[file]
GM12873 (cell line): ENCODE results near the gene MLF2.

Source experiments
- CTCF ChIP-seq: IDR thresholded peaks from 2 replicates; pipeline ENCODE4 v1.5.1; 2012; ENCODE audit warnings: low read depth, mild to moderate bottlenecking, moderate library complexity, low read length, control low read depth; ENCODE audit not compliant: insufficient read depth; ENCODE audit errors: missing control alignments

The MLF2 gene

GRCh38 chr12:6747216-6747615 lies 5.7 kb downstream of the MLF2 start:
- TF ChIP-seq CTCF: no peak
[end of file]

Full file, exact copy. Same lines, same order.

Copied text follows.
GM12873 (cell line): ENCODE results near the gene MLF2.

Source experiments
- CTCF ChIP-seq: IDR thresholded peaks from 2 replicates; pipeline ENCODE4 v1.5.1; 2012; ENCODE audit warnings: low read depth, mild to moderate bottlenecking, moderate library complexity, low read length, control low read depth; ENCODE audit not compliant: insufficient read depth; ENCODE audit errors: missing control alignments

The MLF2 gene

GRCh38 chr12:6747216-6747615 lies 5.7 kb downstream of the MLF2 start:
- TF ChIP-seq CTCF: no peak